Buggy handling of fresh system install at logcheck's plugged 10-dtr code

Antti S. Lankila alankila at bel.fi
Mon Oct 22 09:48:29 UTC 2007

I installed Ubuntu Gutsy with logcheck 1.2.61, logtail 1.2.61. Around 6 
AM this morning, logcheck suddenly started failing, claiming that there 
is a problem with logtail or output redirection.

I investigated the issue. When the system is fresh and the logrotates 
are run for the first time, no files matching a pattern like 
"$filename.1.gz" at /var/log exists. However, the savelog rotation 
handler presumes the existence of such a file through 
mtime("$filename.1.gz"), which dies on failure. The die seems OK in 
principle; what is not OK is implicitly assuming that .1.gz must exist 
if .0 exists.

Here's the fixed 10-savelog.dtr.

sub {
  my ($filename) = @_;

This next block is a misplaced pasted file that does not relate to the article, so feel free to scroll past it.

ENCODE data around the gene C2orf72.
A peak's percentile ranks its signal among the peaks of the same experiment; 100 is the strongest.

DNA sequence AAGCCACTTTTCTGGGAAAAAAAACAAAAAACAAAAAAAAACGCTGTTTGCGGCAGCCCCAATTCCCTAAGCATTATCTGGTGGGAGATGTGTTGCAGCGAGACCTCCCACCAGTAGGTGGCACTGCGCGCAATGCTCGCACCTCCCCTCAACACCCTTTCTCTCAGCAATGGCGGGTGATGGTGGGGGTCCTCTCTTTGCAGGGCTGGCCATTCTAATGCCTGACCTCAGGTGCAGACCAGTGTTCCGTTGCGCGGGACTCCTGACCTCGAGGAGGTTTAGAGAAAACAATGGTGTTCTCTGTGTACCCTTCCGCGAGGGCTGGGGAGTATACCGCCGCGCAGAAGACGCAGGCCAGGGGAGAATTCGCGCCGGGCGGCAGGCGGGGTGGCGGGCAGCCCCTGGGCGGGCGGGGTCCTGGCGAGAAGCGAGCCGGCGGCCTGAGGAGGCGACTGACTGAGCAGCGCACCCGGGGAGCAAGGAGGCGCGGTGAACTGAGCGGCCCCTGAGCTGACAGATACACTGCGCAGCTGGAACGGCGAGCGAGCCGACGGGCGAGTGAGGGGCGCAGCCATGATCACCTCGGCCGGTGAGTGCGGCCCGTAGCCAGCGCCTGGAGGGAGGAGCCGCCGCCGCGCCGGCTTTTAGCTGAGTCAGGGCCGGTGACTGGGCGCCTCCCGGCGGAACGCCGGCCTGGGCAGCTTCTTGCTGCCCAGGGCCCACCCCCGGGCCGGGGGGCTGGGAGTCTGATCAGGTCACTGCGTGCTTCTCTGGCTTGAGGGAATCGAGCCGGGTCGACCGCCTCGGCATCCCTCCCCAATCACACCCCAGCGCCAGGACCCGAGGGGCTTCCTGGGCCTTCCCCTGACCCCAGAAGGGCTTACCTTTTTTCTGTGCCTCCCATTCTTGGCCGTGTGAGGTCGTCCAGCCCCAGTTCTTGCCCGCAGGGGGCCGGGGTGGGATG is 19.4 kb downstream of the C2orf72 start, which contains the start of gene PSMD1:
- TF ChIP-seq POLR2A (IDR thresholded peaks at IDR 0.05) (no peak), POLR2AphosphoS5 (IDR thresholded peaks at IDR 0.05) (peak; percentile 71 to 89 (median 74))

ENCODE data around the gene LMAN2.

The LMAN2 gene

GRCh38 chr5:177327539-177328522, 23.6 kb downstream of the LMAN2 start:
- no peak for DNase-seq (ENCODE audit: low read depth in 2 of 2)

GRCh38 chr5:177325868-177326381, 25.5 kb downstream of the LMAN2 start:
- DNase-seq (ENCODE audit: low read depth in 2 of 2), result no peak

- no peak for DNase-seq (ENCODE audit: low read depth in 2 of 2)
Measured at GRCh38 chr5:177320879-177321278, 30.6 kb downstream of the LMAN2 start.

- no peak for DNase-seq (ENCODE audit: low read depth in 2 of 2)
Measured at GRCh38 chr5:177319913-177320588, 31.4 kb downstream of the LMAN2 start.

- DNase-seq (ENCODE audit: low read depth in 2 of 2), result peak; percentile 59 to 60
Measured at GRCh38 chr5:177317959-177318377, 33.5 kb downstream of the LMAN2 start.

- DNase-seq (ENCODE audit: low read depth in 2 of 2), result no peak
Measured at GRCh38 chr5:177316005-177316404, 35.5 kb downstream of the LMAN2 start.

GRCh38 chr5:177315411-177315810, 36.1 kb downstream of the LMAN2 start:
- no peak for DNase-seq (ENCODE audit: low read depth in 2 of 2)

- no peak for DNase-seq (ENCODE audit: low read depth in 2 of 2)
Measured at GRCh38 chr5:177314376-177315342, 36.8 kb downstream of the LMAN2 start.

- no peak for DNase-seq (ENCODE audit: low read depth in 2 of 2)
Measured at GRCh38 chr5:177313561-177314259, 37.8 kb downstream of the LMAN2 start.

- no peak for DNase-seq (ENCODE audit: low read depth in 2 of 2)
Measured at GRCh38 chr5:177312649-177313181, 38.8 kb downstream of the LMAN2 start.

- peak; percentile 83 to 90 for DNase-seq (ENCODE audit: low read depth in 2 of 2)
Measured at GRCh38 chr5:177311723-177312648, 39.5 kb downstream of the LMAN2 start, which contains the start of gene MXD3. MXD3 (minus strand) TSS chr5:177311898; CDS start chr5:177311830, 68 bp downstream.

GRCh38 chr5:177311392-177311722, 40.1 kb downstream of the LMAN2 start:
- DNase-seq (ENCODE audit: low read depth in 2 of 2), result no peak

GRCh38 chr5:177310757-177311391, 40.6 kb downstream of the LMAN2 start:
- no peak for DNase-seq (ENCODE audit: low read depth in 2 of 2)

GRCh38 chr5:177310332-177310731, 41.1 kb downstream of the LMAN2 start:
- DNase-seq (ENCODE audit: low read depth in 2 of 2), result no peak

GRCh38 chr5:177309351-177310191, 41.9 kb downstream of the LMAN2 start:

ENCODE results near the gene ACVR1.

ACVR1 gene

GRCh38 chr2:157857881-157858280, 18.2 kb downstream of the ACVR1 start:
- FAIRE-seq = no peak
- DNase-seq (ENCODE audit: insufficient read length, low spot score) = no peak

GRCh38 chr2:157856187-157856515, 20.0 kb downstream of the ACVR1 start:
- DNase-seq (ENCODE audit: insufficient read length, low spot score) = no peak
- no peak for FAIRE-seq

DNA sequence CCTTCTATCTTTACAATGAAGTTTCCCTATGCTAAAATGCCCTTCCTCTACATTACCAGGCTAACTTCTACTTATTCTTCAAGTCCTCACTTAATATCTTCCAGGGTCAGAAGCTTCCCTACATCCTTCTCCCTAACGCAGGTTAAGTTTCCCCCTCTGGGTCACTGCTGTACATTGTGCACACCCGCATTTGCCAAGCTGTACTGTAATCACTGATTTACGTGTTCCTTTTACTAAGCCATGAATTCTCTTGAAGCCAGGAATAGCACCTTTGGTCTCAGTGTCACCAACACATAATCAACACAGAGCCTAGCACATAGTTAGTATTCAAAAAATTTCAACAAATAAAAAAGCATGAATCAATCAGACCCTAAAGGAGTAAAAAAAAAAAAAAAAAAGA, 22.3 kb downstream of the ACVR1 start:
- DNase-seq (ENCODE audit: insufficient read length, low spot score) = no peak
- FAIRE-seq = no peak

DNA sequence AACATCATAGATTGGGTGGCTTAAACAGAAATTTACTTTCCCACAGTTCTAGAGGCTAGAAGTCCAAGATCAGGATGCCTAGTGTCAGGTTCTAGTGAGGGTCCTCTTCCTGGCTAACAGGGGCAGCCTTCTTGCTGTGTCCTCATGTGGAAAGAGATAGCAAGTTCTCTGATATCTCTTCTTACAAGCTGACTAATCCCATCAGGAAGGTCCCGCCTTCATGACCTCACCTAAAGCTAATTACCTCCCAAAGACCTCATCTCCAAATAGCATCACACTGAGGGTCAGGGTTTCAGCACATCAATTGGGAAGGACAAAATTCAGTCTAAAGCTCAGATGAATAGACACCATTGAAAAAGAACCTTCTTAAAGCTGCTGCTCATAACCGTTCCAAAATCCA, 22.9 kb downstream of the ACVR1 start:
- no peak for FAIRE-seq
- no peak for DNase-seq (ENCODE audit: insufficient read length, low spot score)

my $rotated_filename="";
  if (-e "$filename.0"
    && (! -e "$filename.1.gz"
        || mtime("$filename.0") > mtime("$filename.1.gz"))
  ) {
    # assume the log is rotated by savelog(8)
    # syslog-ng leaves old files here
  return $rotated_filename;

If this bug is not fixed, the logcheck crashes, complaining about a 
problem with logtail. (logcheck's STDERR redirect hides the error.)

As a design issue, I believe the current pluggable logrotate detection 
code is a bit foolish. Since every result from these plugged mechanisms 
is going to be matched against the inode of the old log file, and 
rejected if it does not match, it could make a lot more sense to simply 
scan the whole directory looking for the inode number instead of trying 
to heuristically guess what kind of log rotation is taking place.

In that case, the old file would be found by code like:

my ($rotated_file) = grep { inode($_) == $inode_from_state_file } 

and no pluggable mechanisms for guessing rotated filenames would be 


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